Municipalism: the next political revolution?

Glancing at the national headlines it is easy to feel hopeless. Turning to the “World” section one becomes defeated. Scrolling through the social media, in between burst of joy from the cat/dog/baby videos, there is often pain and struggle. But alternatives are brewing on the horizon. Alternative ways of creating change and standing up for progressive causes.

I am talking about municipalism. It is hyper-local, yet not parochial. It is aspirational, yet deeply solutions oriented and practical. It traces its roots to the past, but is modern, inclusive and forward-looking. It is global, and taking hold across North America too. It has captured the attention of young and old alike.

Also known as radical municipalism and municipal socialism, it traces its roots back to the American anarchist Murray Bookchin. His life’s work was focused on finding ways to build an egalitarian society and erode oppressive power. He didn’t shy away from acknowledging that power exists. Instead, he questioned who has it and how it is wielded. Bookchin believed it should be the people, not the elites.

Bookchin left the world in 2006. However, his daughter, Debbie, is keeping her father’s ideas alive. Just last year, she made a strong case for their revival:

Municipalism — or communalism, as my father called it — returns politics to its original definition, as a moral calling based on rationality, community, creativity, free association and freedom. It is a richly articulated vision of a decentralized, assembly-based democracy in which people act together to chart a rational future.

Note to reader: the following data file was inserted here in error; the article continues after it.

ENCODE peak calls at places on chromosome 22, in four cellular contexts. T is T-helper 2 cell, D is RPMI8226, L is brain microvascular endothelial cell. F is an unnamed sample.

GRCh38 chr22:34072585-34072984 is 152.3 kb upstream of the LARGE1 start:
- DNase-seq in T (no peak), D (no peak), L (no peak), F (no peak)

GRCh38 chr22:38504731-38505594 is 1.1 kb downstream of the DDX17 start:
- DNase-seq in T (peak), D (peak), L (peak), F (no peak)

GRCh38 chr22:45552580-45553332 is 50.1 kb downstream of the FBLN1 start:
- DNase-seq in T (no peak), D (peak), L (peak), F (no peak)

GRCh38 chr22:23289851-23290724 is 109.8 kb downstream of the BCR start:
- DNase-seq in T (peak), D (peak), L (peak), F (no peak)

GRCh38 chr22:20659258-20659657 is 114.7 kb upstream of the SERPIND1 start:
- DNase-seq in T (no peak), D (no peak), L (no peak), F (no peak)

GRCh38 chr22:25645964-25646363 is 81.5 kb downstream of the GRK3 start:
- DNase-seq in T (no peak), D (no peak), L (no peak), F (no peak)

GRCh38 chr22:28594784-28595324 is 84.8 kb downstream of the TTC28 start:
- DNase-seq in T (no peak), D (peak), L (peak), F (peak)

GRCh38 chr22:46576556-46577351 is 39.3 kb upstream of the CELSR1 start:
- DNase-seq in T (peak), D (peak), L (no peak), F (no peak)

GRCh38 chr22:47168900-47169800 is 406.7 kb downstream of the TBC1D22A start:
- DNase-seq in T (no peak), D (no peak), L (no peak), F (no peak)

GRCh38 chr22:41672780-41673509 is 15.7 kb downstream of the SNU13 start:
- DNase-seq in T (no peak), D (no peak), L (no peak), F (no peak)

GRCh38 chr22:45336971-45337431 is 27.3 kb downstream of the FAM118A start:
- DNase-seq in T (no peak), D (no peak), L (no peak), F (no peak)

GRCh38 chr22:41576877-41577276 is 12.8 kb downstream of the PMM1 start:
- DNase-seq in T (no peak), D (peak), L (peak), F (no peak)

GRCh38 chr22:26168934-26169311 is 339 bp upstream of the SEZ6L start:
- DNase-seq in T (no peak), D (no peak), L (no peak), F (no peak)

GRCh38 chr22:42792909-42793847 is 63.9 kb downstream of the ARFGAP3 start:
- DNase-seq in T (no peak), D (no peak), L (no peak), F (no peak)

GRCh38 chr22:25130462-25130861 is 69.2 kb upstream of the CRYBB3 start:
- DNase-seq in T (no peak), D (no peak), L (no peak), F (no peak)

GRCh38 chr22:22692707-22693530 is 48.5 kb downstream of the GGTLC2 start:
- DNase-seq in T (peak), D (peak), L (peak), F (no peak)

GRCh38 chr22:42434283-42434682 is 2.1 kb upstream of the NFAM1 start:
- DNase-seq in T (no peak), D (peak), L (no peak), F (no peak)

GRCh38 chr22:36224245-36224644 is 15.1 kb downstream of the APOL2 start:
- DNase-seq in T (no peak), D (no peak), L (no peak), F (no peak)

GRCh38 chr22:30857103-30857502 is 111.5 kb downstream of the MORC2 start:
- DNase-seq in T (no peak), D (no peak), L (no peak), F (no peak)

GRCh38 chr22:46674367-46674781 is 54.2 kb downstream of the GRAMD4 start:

Bookchin’s ideas have inspired municipal leaders across the world. In diverse places such as Barcelona (Spain), Jackson, Mississippi, and Rojava (a Kurdish area in Syria), among others. Activists there are championing causes such as promoting participatory budgeting, supporting workers starting cooperatives, piloting city IDs, re-municipalizing water and energy supplies, making public procurement gender- and eco- sensitive, introducing independent citizen audits of municipal budgets and debt, and utilizing online participatory tools for community engagement.

Under the leadership of a housing activist turned mayor, Ada Colau, Barcelona is leading the way in piloting radical ideas on a city level. Some of the specifically feminist initiatives implemented include: mainstreaming gender across all areas of local policy, especially in budget allocations; ending a city-wide ban on the use of full-face veils in public space; and expanding public childcare for 0-3 year olds.

Unsurprisingly, the municipalist movement’s first-ever conference took place in Barcelona in 2017, attracting more than 700 mayors, councilors and activists from across the world. In attendance were who’s-who of radical and progressive city-politics.

In July 2018, the movement, under the banner of Fearless Cities, is coming to North America with a conference in New York City. Up for discussion are topics such as solidarity economy, tools for participatory democracy, and ways to democratize and feminize local political institutions.

Discussions about municipalism in the U.S. are also entering the mainstream political media. Just this month, Politico spotlighted municipalist work in Seattle, to protect labor rights and standards in a rapidly changing economy. The efforts include initiatives such adopting a domestic workers bill of rights to protect those working in often the most invisible, highly exploitative, gendered and racialized sectors of economy.

These efforts are worth supporting, promoting and replicating. By working on a hyper-local level, we stand a chance against the forces of populism and pernicious nationalism. By working with our neighbors, while drawing on knowledge and examples from across the world, we can build inclusive communities at home.

Municipalism might just offer us a handy roadmap and framework to do this work. The late Ursula le Guin characterized it as “not another ranting ideology,” but “a practical working hypothesis, a methodology of how to regain control of where we’re going.”